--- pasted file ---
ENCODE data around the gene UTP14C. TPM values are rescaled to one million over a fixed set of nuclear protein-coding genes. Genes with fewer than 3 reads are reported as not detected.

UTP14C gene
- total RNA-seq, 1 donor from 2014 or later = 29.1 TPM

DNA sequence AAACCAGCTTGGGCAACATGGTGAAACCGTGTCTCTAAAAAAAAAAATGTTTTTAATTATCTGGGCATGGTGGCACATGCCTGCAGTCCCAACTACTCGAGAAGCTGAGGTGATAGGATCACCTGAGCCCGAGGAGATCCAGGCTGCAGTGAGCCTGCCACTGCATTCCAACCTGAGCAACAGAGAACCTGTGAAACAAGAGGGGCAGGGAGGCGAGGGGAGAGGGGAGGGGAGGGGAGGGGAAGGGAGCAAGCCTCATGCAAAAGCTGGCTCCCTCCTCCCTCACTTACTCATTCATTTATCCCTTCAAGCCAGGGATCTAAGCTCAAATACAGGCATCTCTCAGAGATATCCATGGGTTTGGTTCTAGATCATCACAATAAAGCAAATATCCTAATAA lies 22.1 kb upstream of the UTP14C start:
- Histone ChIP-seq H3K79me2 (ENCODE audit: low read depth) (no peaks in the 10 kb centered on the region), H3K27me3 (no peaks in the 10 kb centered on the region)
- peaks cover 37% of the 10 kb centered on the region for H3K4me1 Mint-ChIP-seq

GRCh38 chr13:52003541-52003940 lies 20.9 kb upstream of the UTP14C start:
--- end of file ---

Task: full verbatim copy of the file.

ENCODE data around the gene UTP14C. TPM values are rescaled to one million over a fixed set of nuclear protein-coding genes. Genes with fewer than 3 reads are reported as not detected.

UTP14C gene
- total RNA-seq, 1 donor from 2014 or later = 29.1 TPM

DNA sequence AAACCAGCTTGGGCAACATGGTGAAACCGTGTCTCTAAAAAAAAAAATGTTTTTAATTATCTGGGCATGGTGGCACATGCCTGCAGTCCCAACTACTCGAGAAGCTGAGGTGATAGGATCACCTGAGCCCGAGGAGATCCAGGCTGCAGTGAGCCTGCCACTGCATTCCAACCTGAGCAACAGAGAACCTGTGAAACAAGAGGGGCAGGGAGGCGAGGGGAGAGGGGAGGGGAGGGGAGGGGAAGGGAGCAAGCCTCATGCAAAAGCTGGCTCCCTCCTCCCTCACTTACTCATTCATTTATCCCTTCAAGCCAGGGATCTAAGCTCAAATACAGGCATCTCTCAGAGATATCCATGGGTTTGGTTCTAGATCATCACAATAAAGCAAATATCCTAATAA lies 22.1 kb upstream of the UTP14C start:
- Histone ChIP-seq H3K79me2 (ENCODE audit: low read depth) (no peaks in the 10 kb centered on the region), H3K27me3 (no peaks in the 10 kb centered on the region)
- peaks cover 37% of the 10 kb centered on the region for H3K4me1 Mint-ChIP-seq

GRCh38 chr13:52003541-52003940 lies 20.9 kb upstream of the UTP14C start: